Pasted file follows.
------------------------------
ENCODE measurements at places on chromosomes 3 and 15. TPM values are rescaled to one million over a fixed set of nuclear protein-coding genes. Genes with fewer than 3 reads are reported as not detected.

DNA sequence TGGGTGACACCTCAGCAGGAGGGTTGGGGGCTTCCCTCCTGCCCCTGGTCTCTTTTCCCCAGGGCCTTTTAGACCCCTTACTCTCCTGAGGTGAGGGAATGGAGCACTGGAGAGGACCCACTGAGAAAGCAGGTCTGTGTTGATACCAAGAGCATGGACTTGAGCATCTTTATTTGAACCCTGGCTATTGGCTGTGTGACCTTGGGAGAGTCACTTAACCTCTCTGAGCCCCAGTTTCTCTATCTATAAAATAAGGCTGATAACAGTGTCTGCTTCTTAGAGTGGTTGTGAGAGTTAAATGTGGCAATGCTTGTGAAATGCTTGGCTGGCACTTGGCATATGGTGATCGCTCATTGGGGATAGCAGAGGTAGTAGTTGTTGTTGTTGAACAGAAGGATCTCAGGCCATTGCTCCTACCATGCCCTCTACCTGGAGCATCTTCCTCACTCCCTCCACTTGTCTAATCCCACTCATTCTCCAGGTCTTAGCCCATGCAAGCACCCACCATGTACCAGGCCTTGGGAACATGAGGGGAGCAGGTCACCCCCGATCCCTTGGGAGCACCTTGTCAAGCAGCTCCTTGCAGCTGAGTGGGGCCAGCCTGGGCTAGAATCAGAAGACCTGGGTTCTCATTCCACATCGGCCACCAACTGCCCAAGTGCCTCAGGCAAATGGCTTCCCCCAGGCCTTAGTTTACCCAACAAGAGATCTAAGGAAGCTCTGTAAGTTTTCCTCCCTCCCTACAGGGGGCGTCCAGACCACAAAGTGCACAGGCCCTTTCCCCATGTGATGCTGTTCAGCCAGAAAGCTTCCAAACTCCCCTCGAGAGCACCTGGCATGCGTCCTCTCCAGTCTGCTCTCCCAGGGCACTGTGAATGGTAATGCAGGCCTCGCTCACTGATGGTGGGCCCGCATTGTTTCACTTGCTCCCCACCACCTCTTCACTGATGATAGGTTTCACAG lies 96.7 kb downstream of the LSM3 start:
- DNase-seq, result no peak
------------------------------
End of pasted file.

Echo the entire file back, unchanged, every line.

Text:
ENCODE measurements at places on chromosomes 3 and 15. TPM values are rescaled to one million over a fixed set of nuclear protein-coding genes. Genes with fewer than 3 reads are reported as not detected.

DNA sequence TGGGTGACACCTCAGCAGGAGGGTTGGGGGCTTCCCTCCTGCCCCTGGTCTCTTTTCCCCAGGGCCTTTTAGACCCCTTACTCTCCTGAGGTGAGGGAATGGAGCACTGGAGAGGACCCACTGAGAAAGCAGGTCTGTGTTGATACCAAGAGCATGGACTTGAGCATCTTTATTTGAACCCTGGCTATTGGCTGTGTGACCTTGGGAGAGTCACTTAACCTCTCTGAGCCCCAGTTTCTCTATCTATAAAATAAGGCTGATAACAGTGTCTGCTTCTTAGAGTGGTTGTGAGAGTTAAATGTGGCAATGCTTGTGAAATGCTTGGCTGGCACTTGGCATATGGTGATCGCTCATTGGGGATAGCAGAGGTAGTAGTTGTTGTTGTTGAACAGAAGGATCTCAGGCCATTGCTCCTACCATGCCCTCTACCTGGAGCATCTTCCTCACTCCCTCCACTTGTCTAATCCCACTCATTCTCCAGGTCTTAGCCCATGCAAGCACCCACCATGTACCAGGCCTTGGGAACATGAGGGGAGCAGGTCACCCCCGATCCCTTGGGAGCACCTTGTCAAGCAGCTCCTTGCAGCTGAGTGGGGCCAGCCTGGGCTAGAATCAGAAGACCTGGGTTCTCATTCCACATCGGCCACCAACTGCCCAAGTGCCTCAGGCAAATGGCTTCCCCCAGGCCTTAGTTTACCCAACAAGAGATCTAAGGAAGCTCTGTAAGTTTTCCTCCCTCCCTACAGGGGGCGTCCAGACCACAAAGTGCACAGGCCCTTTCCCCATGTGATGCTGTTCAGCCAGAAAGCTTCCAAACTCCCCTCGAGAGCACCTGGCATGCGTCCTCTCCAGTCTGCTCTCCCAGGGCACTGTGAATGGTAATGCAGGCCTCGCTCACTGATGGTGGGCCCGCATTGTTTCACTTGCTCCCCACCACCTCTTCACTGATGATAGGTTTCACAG lies 96.7 kb downstream of the LSM3 start:
- DNase-seq, result no peak